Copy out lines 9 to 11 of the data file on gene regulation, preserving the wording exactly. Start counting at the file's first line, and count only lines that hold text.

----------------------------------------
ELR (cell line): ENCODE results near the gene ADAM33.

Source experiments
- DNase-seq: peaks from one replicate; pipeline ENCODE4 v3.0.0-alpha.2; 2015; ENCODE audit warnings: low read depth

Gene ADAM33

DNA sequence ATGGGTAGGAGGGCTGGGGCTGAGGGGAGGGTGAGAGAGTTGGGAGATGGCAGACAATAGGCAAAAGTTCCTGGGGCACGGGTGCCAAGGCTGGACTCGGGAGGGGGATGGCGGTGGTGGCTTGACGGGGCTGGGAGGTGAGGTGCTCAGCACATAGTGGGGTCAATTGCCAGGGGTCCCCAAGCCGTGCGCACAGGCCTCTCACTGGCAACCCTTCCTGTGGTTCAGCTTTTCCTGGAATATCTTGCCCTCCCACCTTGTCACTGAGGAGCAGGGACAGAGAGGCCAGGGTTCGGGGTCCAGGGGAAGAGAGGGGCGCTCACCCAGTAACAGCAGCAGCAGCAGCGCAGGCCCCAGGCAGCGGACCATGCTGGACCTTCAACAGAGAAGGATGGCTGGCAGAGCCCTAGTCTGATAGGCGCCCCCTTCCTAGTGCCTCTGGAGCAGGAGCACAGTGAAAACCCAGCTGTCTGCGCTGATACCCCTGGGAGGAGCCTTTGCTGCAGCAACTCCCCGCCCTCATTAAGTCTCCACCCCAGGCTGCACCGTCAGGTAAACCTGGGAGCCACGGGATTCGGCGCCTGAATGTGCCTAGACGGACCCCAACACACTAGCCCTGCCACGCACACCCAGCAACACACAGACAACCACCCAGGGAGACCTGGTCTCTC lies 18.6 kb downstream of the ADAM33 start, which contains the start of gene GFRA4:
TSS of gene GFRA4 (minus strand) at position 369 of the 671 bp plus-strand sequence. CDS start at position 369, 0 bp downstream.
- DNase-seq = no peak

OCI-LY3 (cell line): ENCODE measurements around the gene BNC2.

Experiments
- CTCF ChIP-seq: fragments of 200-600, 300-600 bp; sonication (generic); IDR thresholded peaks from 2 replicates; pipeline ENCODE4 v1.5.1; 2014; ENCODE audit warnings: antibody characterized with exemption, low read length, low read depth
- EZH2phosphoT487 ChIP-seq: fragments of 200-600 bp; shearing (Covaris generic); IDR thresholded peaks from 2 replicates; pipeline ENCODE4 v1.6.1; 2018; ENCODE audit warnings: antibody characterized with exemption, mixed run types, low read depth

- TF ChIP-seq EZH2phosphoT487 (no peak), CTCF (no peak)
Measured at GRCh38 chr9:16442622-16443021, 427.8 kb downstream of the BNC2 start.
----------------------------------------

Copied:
Experiments
- CTCF ChIP-seq: fragments of 200-600, 300-600 bp; sonication (generic); IDR thresholded peaks from 2 replicates; pipeline ENCODE4 v1.5.1; 2014; ENCODE audit warnings: antibody characterized with exemption, low read length, low read depth
- EZH2phosphoT487 ChIP-seq: fragments of 200-600 bp; shearing (Covaris generic); IDR thresholded peaks from 2 replicates; pipeline ENCODE4 v1.6.1; 2018; ENCODE audit warnings: antibody characterized with exemption, mixed run types, low read depth